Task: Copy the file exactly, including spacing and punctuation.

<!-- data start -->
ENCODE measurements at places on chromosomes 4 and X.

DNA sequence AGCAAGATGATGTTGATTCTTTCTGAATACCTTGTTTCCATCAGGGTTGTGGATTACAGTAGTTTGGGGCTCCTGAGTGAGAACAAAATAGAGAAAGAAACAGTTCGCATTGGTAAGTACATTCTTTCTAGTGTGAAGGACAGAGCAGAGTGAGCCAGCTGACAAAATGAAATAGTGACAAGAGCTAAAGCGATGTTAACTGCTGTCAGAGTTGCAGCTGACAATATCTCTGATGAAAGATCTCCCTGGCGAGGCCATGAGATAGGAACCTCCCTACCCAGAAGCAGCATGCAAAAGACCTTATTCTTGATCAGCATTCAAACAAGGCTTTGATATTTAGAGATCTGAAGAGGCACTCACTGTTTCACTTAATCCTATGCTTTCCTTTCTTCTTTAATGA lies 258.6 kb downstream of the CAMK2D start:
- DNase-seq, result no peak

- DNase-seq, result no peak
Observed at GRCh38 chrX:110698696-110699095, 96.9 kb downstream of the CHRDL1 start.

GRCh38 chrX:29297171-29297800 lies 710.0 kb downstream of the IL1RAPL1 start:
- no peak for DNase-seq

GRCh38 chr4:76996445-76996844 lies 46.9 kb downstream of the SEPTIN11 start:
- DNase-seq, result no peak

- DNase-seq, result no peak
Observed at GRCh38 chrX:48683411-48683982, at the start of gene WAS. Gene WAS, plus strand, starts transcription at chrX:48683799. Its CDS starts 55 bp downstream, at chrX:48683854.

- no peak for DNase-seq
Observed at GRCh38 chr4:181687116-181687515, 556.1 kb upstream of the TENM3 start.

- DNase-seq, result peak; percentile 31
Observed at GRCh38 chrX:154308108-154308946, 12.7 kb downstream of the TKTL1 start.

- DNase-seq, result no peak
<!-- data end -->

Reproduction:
ENCODE measurements at places on chromosomes 4 and X.

DNA sequence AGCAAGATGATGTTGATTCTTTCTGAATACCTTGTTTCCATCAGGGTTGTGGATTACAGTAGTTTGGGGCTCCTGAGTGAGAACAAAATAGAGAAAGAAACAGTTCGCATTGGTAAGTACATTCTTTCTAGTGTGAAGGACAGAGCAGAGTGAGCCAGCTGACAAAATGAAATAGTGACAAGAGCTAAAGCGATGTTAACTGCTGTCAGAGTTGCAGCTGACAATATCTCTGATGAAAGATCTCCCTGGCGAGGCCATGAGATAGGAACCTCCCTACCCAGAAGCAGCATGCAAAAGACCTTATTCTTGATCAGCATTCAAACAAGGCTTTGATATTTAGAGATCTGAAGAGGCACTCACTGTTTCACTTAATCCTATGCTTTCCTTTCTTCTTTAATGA lies 258.6 kb downstream of the CAMK2D start:
- DNase-seq, result no peak

- DNase-seq, result no peak
Observed at GRCh38 chrX:110698696-110699095, 96.9 kb downstream of the CHRDL1 start.

GRCh38 chrX:29297171-29297800 lies 710.0 kb downstream of the IL1RAPL1 start:
- no peak for DNase-seq

GRCh38 chr4:76996445-76996844 lies 46.9 kb downstream of the SEPTIN11 start:
- DNase-seq, result no peak

- DNase-seq, result no peak
Observed at GRCh38 chrX:48683411-48683982, at the start of gene WAS. Gene WAS, plus strand, starts transcription at chrX:48683799. Its CDS starts 55 bp downstream, at chrX:48683854.

- no peak for DNase-seq
Observed at GRCh38 chr4:181687116-181687515, 556.1 kb upstream of the TENM3 start.

- DNase-seq, result peak; percentile 31
Observed at GRCh38 chrX:154308108-154308946, 12.7 kb downstream of the TKTL1 start.

- DNase-seq, result no peak